Sunisa Lee’s gymnastics are stunning. They’re just not “perfect.” Not technically, anyway.
Thousands of hours of practice. Dozens upon dozens of competitions. And not once has a judge watched the new Olympic all-around champion do her thing — not even on uneven bars, where the 45-second set she plans doing in Sunday’s event finals is a free-flowing series of connections and releases that make it seem as if she is floating — and thought “that’s flawless.”
Lee is not alone. No elite gymnast — not even American star and six-time Olympic medalist Simone Biles — has received a perfect score since the sport moved off the “10” system to a new Code of Points in 2006. Scores are now a combination of the difficulty of the routine (which is open-ended) and the execution, which is based on a 10.0 scale.
In theory, “perfect” execution is possible. It’s just that no one has ever done it. A reality that long ago led Lee to make peace with the idea that a faultless routine is a myth, no matter how it may feel to her or how it may look to everyone other than the two people in blue blazers sitting at the judge’s tables.
Instead, she shoots for what she considers her best, perhaps out of a sense of self-preservation more than anything. Her 15.400 on bars during the team final was the highest of the night by any athlete on any event and a spectacular display that helped the U.S. claim silver.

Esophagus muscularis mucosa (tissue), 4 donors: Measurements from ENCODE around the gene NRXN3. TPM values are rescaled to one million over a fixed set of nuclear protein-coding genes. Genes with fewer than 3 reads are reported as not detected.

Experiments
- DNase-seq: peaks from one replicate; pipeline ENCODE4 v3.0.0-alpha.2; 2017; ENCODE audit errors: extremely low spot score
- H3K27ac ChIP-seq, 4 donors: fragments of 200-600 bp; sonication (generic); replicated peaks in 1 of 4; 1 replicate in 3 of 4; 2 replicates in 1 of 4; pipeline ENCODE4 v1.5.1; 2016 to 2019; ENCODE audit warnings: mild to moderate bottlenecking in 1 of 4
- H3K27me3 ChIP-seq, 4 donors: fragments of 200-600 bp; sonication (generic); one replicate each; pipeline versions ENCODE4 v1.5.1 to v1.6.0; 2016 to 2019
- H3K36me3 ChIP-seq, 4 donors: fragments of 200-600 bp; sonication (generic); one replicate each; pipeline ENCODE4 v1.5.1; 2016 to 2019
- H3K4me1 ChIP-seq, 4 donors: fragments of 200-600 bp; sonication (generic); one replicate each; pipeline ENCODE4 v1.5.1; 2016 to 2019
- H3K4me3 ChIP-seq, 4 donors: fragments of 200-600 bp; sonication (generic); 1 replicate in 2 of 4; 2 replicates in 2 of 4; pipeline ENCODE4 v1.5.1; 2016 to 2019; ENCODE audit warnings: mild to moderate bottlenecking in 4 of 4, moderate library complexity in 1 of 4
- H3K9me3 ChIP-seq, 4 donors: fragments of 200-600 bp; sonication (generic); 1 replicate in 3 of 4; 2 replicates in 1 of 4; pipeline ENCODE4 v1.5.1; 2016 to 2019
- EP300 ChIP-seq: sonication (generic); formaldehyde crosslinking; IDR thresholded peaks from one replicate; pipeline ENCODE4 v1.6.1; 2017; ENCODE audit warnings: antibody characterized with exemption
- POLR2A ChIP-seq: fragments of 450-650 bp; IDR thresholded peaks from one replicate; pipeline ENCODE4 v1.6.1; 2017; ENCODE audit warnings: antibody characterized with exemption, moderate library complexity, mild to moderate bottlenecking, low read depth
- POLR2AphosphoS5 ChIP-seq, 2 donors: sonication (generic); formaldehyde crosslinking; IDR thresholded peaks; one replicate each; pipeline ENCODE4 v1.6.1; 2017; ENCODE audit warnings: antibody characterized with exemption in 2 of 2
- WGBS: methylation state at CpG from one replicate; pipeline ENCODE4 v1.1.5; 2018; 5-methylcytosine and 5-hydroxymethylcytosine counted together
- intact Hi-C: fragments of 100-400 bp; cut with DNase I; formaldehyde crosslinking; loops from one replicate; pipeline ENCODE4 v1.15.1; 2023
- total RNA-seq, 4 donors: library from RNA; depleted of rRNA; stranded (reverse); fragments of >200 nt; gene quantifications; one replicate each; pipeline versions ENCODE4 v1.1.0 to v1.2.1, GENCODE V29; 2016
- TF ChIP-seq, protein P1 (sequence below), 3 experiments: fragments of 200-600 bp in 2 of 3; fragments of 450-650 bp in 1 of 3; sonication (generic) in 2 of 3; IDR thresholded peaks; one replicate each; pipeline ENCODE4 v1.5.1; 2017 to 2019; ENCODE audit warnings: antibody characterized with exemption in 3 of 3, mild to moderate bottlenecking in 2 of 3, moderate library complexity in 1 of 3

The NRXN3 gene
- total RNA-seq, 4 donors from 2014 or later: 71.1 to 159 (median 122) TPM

It also included 1.4 points of deductions, and she could sense them piling up even as her teammates roared encouragement. Hard to blame her for sounding relieved on Friday when talking about her impending switch to competing collegiately at Auburn.
“(I want to) kind of get away from this elite atmosphere just because it’s so, like, crazy,” Lee said.
It’s a mental and physical grind. Gymnastics can wreak havoc on the body and cast doubt in the mind. Every single turn in every single rotation in every single practice every single day of your career can be tweaked.
“It’s hard in that sense because it is such a sport where you’re trying to reach perfection, but perfection is unattainable,” said three-time Olympian Ellie Black of Canada. “I still struggle sometimes. It’s not like you ever get something and it’s easy for the rest of your life and the rest of your career.”
For Lee, a release of sort awaits.
NCAA training is limited to 20 hours a week. The difficulty and length of routines are a step down from what Lee is used to and the 10-point scoring system remains very much alive.
A shot at drilling a routine and being rewarded for it awaits, even if Lee called it “weird to think about it.”
Such is the delicate psychological dance between the world’s best gymnasts and their sport. Lee has been competing under the international code for so long, she can’t even fathom the idea of seeing a score flash that doesn’t include being nitpicked to within an inch of its life.
It takes copious amounts of mental strength to thrive when nothing — from a technical standpoint anyway — is up to the ultimate standard, which puts it at odds with most other sports. Tom Brady can throw a 50-yard spiral for a touchdown. Steph Curry can swish a 3-pointer. Those moments don’t exist in gymnastics.
Black believes the code of points makes up for it in other ways. The open-ended nature of the system allows for more creativity in putting together routines.